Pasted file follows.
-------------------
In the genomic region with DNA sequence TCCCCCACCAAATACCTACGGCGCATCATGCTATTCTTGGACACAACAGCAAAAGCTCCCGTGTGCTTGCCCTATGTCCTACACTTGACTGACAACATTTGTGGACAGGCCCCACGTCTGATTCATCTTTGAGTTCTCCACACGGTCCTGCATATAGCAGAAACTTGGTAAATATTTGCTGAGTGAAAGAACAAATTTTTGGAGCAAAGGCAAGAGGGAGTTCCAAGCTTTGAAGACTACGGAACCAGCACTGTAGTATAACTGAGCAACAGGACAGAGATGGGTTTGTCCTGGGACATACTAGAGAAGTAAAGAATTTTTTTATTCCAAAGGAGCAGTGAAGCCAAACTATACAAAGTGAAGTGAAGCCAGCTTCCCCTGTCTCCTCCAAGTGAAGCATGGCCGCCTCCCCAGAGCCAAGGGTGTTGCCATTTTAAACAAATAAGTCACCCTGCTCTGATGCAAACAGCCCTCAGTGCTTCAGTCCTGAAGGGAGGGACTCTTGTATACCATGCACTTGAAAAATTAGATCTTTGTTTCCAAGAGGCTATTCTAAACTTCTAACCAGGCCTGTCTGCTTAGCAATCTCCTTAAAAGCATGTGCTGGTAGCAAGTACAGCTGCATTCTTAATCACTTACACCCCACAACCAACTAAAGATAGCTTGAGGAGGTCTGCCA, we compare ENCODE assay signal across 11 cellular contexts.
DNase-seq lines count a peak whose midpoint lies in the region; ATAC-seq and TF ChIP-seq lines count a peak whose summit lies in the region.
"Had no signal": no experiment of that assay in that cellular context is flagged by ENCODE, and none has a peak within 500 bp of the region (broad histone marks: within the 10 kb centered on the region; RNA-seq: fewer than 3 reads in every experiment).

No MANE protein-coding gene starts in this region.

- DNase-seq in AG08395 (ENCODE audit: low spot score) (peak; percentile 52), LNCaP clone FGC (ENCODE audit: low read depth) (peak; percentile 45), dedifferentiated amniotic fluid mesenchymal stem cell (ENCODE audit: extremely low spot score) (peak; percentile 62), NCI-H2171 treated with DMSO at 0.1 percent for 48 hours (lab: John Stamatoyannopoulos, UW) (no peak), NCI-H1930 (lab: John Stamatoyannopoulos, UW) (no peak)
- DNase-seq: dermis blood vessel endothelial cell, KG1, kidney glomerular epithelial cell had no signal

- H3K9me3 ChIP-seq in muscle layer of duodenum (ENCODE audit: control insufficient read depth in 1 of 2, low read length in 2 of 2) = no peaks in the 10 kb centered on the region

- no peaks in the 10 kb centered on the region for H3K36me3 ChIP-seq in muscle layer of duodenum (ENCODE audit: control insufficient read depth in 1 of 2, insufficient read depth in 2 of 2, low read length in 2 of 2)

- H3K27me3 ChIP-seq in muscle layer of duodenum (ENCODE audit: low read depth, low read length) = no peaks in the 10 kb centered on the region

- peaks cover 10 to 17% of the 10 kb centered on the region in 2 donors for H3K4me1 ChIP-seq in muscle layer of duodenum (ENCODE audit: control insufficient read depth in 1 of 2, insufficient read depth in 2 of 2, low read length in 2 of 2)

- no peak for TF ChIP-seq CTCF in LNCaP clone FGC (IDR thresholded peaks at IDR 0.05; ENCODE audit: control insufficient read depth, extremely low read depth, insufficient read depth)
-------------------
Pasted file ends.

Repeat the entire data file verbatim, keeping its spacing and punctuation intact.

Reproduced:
In the genomic region with DNA sequence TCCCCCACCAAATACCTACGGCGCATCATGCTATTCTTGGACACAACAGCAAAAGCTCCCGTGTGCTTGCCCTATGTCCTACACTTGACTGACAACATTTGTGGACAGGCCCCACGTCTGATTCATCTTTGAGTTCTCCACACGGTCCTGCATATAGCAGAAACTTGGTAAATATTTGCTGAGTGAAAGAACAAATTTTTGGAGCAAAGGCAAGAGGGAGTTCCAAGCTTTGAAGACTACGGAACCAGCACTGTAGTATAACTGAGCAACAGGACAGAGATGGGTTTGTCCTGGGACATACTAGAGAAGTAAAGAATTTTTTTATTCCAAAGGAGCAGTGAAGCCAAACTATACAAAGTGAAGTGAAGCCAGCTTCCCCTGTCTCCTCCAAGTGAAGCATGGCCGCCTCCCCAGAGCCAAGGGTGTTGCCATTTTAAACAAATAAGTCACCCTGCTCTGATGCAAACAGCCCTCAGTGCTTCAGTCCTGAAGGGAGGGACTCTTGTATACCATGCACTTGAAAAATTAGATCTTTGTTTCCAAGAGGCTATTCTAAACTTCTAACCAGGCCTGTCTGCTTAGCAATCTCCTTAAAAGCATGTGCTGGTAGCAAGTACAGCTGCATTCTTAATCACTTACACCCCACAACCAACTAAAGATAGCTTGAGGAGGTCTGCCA, we compare ENCODE assay signal across 11 cellular contexts.
DNase-seq lines count a peak whose midpoint lies in the region; ATAC-seq and TF ChIP-seq lines count a peak whose summit lies in the region.
"Had no signal": no experiment of that assay in that cellular context is flagged by ENCODE, and none has a peak within 500 bp of the region (broad histone marks: within the 10 kb centered on the region; RNA-seq: fewer than 3 reads in every experiment).

No MANE protein-coding gene starts in this region.

- DNase-seq in AG08395 (ENCODE audit: low spot score) (peak; percentile 52), LNCaP clone FGC (ENCODE audit: low read depth) (peak; percentile 45), dedifferentiated amniotic fluid mesenchymal stem cell (ENCODE audit: extremely low spot score) (peak; percentile 62), NCI-H2171 treated with DMSO at 0.1 percent for 48 hours (lab: John Stamatoyannopoulos, UW) (no peak), NCI-H1930 (lab: John Stamatoyannopoulos, UW) (no peak)
- DNase-seq: dermis blood vessel endothelial cell, KG1, kidney glomerular epithelial cell had no signal

- H3K9me3 ChIP-seq in muscle layer of duodenum (ENCODE audit: control insufficient read depth in 1 of 2, low read length in 2 of 2) = no peaks in the 10 kb centered on the region

- no peaks in the 10 kb centered on the region for H3K36me3 ChIP-seq in muscle layer of duodenum (ENCODE audit: control insufficient read depth in 1 of 2, insufficient read depth in 2 of 2, low read length in 2 of 2)

- H3K27me3 ChIP-seq in muscle layer of duodenum (ENCODE audit: low read depth, low read length) = no peaks in the 10 kb centered on the region

- peaks cover 10 to 17% of the 10 kb centered on the region in 2 donors for H3K4me1 ChIP-seq in muscle layer of duodenum (ENCODE audit: control insufficient read depth in 1 of 2, insufficient read depth in 2 of 2, low read length in 2 of 2)

- no peak for TF ChIP-seq CTCF in LNCaP clone FGC (IDR thresholded peaks at IDR 0.05; ENCODE audit: control insufficient read depth, extremely low read depth, insufficient read depth)